All You Ever Need to Know About Purchase Orders

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What are purchase orders? Why are they important? How do I use them effectively?

This is a critical topic – purchase orders (or POs) and their effective usage are a vital component to any successful business. This post is intended to provide both a clear explanation of purchase order processes for beginners, as well as highlight tips for improving these processes for seasoned finance or procurement specialists.

So…what are purchase orders?

Purchase Order ExamplePurchase orders are documents sent from a buyer to a supplier with a request for an order. The type of item, the quantity and agreed upon price are generally (should be!) printed on the purchase order – the more specific the order, the more details included, the more effective the purchase order will be.

When a seller (aka, supplier, vendor, etc) accepts a purchase order, a legally binding contract is formed between the two parties. In addition, the buyer should always clearly and explicitly communicate their requests to the seller so there is no confusion when the purchase order is received.

Also, in the event the buyer refuses payment, the seller is protected because the purchase order is a binding contract between both parties.

Lastly, some commercial lenders will use purchase orders as a reference to provide financial assistance to an organization.

How are purchase orders different from an invoice?

Buyers draft purchase orders. Sellers, on the other hand, prepare invoices, once a payment has been received. In some cases, buyers are provided an invoice, with a payment due date.

Both the purchase order and the invoice contain similar details. The invoice generally references the purchase order number as well, in order to confirm that both documents contain the same information and correspond to each other. The main difference between the two is the technical details found on the purchase order are not included on the invoice.

Example:

John the purchaser has been notified that a department needs a new set of desks. He creates a purchase order with the quantity and specific requirements (size etc.) for the desks.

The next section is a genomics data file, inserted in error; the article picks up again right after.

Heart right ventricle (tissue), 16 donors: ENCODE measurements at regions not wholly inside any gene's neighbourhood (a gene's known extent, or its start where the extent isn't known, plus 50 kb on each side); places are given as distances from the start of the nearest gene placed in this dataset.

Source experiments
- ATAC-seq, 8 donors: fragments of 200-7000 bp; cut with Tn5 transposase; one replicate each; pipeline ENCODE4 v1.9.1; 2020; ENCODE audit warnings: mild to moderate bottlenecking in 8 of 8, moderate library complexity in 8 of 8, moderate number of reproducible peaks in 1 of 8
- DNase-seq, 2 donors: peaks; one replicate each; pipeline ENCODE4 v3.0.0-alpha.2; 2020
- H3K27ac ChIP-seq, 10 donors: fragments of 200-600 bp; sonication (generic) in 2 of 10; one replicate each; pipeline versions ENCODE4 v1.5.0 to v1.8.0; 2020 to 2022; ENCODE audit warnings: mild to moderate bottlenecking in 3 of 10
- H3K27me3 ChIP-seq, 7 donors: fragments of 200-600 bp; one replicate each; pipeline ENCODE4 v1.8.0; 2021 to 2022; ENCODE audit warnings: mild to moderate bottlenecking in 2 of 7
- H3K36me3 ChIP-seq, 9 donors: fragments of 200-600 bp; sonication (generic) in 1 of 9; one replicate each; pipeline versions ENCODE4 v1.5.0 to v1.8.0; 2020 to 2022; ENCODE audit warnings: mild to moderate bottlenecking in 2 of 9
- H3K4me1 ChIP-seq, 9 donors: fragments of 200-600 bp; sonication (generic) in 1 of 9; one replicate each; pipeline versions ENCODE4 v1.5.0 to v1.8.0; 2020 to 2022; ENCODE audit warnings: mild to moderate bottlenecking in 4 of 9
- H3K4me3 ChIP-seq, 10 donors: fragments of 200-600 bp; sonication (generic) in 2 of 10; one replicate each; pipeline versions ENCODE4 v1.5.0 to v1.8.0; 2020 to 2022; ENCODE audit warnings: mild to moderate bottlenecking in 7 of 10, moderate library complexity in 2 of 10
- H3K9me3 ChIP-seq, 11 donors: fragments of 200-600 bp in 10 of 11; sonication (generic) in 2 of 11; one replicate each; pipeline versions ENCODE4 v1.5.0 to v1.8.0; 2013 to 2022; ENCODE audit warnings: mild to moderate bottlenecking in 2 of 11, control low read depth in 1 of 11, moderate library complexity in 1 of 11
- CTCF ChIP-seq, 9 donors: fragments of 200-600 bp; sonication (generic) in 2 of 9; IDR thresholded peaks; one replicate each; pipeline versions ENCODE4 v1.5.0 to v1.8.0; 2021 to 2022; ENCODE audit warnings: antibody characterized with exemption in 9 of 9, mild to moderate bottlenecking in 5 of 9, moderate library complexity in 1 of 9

The company responsible for selling/manufacturing the desks then receives the order. Once they confirm they are able to supply the desks with the required specifications, they approve the PO and take the payment. Once that payment is received, the desks are shipped and an invoice is sent back to John the purchaser.

The invoice confirms the payment was received, or alternatively, the due date of the payment. John then checks the invoice, the purchase order and the shipping slip to ensure that all three match up.

Why are purchase orders important to your business?

Many organizations unwisely forego purchase orders because they perceive the paperwork to be a hassle that slows things down, or simply because they already have a working relationship with vendors. When businesses start small they tend to have an organic purchasing process. Over time, however, that process changes as companies develop relationships with their sellers. Once a company grows and the purchasing demands become more specific, urgent, and/or complex, communication challenges can arise if a purchase order isn’t used or certain details are not correct on the order.

If a buyer receives their order and it does not comply with the desired specifications, if there is no purchase order to use as a reference, it can be a nightmare for both parties to determine where the request went wrong. At that point, it’s likely that both payment and an invoice was sent, which puts both parties in a significantly more complicated legal situation.

A purchase order provides legal clarity and concrete instructions for the seller, as well as a concrete paper trail that can be used as a point of reference for when things go wrong.

Why are manual procedures inefficient?

If your organization is currently using a paper-based procurement process, you are likely creating excessive documents. Most companies will process up to seven documents during a purchasing cycle. This includes requisitions, purchase orders, quotations, order acknowledgments, advice notes, goods received notes, packing slips,  and invoices. That’s a lot of documents to produce – and keep track of – for a single purchase.